The people that walked before us have made the community we’re a part of what it is. We have the responsibility to hold their work in a respectable way. We want to honor the people who have helped us so far and give encouragement to those who are trying to make history.

Are Gay Pride Celebrations more about sexual revolution and public drunkenness or about celebrating the history of those who’ve come before us?

I know this is a very conservative take on Pride Celebrations and I’m actually surprised by my own views on this. It seems that some Pride Celebrations have become more about what free stuff can you get versus learning about the non-profits and what local businesses are doing for the community.

It’s supposed to be a party and it’s supposed to be fun. If we are just partying and having fun, when do we realize that things around us will never change if we just ignore them? In my opinion, we in the LGBT Community are “Accidental Activists”. We didn’t ask to be LGBT and we didn’t ask to be treated as Second-Class Citizens of our own countries. Let’s look at our past, learn from our previous leaders, and hold ourselves accountable for our actions.

If we just party and have fun, we’ll never see the change that we want. We can’t be apathetic when it comes to laws that discriminate against us. We can’t rely on others to make these things happen. We must do it ourselves.

Celebrate Gay Pride everyday that you can by showing people that you are JUST like them and want the exact same things they do. Stand-up for the rights that are denied to you and kick and scream till you get them!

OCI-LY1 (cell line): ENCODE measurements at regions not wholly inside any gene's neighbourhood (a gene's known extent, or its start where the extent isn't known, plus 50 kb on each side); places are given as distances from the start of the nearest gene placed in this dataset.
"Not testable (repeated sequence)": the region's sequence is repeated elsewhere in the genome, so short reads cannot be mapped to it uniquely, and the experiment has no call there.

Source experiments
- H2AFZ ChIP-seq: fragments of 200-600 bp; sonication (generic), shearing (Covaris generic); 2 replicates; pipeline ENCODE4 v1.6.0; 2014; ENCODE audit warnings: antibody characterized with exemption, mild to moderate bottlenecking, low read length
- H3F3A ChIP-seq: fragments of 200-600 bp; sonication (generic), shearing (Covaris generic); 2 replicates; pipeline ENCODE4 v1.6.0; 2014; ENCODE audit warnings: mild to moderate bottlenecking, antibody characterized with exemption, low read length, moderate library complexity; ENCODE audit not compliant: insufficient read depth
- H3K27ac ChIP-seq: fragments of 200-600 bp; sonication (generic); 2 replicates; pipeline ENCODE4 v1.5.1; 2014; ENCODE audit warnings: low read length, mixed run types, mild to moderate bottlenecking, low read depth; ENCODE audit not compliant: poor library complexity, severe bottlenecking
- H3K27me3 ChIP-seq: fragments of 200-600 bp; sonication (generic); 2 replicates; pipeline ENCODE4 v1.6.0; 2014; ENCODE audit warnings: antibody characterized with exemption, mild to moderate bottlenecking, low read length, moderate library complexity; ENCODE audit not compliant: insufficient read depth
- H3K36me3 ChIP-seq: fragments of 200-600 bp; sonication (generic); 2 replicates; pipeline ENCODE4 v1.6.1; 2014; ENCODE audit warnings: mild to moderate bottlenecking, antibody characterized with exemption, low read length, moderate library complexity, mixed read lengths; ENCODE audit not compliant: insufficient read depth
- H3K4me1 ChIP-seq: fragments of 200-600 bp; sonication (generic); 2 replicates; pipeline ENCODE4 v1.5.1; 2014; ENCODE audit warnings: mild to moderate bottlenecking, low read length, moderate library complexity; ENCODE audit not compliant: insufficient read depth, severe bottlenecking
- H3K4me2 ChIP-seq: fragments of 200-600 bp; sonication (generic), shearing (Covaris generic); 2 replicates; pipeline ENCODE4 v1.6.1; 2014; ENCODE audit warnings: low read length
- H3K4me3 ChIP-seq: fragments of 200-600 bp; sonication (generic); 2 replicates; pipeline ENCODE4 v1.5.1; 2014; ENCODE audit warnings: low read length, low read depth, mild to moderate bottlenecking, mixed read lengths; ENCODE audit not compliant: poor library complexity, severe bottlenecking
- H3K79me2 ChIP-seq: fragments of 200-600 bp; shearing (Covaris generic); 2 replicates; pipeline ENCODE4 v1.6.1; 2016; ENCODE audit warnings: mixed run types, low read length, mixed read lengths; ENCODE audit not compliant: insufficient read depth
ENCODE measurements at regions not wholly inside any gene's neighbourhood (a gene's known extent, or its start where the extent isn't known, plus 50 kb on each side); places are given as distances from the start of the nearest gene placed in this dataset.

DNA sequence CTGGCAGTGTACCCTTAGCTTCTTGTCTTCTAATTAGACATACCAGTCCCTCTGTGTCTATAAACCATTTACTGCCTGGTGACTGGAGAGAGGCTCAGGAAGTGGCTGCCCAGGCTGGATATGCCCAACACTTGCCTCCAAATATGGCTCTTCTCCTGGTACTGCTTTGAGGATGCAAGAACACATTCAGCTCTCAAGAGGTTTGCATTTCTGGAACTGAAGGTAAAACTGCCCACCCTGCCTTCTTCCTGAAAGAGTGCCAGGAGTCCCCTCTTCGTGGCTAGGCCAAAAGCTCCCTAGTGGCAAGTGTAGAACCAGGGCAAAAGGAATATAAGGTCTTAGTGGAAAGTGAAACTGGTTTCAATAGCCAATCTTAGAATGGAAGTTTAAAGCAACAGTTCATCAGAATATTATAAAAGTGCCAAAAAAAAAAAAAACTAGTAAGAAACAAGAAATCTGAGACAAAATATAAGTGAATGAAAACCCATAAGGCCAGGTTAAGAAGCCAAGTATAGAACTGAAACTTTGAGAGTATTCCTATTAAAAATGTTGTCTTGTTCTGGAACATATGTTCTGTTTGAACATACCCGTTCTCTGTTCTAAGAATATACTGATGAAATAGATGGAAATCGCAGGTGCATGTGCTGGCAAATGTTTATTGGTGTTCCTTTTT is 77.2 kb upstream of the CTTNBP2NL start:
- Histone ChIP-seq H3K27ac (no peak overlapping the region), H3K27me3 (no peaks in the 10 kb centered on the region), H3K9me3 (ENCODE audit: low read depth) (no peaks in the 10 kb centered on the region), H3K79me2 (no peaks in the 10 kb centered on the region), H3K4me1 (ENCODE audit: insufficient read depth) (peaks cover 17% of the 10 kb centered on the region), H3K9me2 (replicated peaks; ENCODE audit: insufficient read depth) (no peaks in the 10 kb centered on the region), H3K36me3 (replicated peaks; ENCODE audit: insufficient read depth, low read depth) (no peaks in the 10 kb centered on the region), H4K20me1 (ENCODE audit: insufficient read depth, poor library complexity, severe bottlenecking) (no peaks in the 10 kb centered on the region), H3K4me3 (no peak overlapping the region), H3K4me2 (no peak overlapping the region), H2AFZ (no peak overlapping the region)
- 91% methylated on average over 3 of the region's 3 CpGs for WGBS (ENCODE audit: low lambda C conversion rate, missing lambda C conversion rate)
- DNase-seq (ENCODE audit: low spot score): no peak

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Will Kohler

Will Kohler is a noted LGBT historian, journalist and owner of Back2Stonewall.com. A longtime gay activist, Will fought on the front lines of the AIDS epidemic with ACT-UP and continues fighting today for LGBT acceptance and full equality. Will’s work has been referenced in notable media venues as MSNBC and BBC News, The Washington Post, The Daily Beast, Hollywood Reporter, and Raw Story,

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3 thoughts on “A Liberal’s Conservative View of Gay Pride Celebrations”

  1. The last Twin Cities Pride Fair I attended was in 1994. Afterwards, I wrote an article very similar to yours. Alas, it sounds like little has changed in the intervening 18 years.

  2. I hear your frustration. I wish that our community was more focused on activism and acknowledging our history, but I reconciled the opposite some time ago. I’ve come to view Pride as a chance for people to blow off steam. So many spend their days feeling “less than”, Pride gives them a rare moment to celebrate, and an excuse to drink as much as they want. While that isn’t my idea of Pride, I’ve come to understand it. The bigger issue, to me, is that after all the messiness of Pride, most just resume their lives, with no thought of their greater role in the community. I wish there was a way to channel everyone’s energy more productively, changing apathy into action… Keep up the great work!